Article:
Writing Job Descriptions that Lead to Better Hires

Writing Job Descriptions that Lead to Better Hires

A job description is usually one of the first things a prospective candidate reads when learning about an open position. A well-written description weeds out unqualified candidates and attracts desirable talent. Here are six tips to help you write a great job description.

1. Describe your company’s culture.

When someone applies for a job, they’re looking for a way to make a living, but they’re also looking for somewhere they can spend eight hours a day and come home happy every evening. Employees want to feel welcome and valued, so job satisfaction is directly tied to company culture.

Though 49% of job seekers believe compensation packages are the most attractive part of a job offer, 42% say a positive work-life balance is more important, according to a 2016 report from MRINetwork. Use your company’s culture to attract candidates who are looking for more than just a paycheck.

2. Give concrete examples.

Often, job descriptions are filled with vague skill requirements, such as “Must be familiar with Microsoft Office.” Those kinds of short, non-descriptive skill requirements help no one. A better example would be, “This position requires the employee to use Microsoft PowerPoint to develop presentations and Word to draft web content. May be expected to use basic Excel functions.”

The more specifics you can provide, the easier it is for candidates to imagine themselves in the role. Vague descriptions lead to responses from unqualified applicants. This could increase the time to hire and drain resources.

3. Avoid jargon, slang, and superlatives.

Your job descriptions should be straightforward and easy to understand. Jargon isn’t standardized and different companies may not use the same language to describe common processes. Likewise, slang sounds unprofessional and may scare off unqualified candidates. Meanwhile, superlatives like “perfectionist” or “world-class” discourage candidates who feel they cannot live up to those standards but may actually be highly qualified for the position.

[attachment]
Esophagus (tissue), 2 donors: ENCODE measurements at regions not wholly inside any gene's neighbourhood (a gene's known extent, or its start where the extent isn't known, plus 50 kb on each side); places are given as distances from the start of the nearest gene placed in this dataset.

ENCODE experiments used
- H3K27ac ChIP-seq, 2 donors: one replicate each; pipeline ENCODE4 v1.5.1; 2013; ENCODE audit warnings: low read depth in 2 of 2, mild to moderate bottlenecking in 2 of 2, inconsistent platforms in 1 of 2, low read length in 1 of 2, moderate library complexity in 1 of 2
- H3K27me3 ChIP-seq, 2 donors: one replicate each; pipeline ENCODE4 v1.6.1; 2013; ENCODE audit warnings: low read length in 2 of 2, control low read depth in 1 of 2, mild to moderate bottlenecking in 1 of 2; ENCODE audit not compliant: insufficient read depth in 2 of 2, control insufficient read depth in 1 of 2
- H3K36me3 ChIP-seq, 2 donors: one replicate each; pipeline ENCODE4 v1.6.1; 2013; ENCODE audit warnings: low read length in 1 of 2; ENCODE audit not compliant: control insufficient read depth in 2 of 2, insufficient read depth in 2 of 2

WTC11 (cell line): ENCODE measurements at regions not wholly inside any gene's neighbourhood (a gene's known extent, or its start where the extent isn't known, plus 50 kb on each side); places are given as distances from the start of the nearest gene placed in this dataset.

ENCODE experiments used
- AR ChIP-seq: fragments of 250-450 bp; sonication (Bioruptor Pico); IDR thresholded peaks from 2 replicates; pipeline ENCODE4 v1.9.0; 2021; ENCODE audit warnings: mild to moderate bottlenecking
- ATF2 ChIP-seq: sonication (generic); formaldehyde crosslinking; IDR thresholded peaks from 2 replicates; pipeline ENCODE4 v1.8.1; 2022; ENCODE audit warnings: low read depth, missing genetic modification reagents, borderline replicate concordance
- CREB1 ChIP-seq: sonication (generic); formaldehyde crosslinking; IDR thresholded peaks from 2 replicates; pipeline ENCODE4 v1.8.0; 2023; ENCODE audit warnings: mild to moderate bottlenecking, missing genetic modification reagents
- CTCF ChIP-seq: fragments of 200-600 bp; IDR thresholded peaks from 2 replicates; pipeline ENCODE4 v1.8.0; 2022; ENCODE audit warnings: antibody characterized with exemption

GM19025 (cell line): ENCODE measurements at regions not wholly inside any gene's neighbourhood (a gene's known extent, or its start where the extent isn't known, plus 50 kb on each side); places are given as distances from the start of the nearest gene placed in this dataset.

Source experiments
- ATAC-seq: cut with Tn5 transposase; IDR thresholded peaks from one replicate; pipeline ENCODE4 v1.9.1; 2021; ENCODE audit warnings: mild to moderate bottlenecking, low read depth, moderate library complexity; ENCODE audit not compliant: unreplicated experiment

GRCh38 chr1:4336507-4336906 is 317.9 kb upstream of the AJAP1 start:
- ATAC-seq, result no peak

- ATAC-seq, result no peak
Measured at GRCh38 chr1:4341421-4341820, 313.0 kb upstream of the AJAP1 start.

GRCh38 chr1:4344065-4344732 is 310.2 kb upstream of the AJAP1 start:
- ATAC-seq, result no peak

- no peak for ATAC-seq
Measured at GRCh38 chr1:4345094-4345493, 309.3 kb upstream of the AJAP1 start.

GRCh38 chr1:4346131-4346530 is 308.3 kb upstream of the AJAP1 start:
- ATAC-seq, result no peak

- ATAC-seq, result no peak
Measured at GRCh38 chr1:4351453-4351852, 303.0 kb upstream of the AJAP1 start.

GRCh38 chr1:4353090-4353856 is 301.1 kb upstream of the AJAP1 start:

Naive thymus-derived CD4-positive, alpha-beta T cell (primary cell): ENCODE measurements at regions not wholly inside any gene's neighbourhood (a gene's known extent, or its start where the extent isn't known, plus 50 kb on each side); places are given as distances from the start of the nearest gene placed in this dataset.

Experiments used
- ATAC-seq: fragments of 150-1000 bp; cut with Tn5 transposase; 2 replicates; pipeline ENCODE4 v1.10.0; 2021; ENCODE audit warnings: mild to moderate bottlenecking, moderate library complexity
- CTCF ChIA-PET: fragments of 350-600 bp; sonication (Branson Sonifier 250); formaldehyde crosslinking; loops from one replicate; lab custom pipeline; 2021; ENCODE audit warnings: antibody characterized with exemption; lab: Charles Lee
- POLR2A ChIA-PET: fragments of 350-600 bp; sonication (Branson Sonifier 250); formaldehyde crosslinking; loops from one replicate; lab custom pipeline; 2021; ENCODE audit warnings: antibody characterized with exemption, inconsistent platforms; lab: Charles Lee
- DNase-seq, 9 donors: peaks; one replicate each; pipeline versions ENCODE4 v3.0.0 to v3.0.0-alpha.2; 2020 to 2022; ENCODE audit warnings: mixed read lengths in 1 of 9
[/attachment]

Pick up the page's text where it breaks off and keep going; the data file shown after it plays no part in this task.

4. Show opportunities for growth.

Forward-thinking candidates aren’t just looking for a job to fulfill their current needs, they’re looking for an opportunity that will further their career. Job descriptions should show applicants how the position fits into their career plan.

5. Ask current employees to review the description.

According to Glassdoor, 61% of employees believe their job responsibilities are not the same as the expectations set during the hiring process. An easy way to avoid these types of misunderstandings is to have someone currently in the position read over the description and provide their take. Current employees may be able to provide details about specific job functions and may recommend how to make the description clearer and more accurate.

6. End with a strong call to action.

Every job description should close by telling the reader what their next step should be. This can be as simple as directing readers to an application form or providing an email where they can send a resume. Don’t assume the reader will automatically know what to do, because there is no standard process.

Remember that in order to find the best candidates, you must have the most accurate and inviting job descriptions. Take the time to think about what you really hope for in your candidate before writing your job description.



Samantha Spano is a manager at JazzHR. This article originally appeared on their blog and was reprinted with permission.

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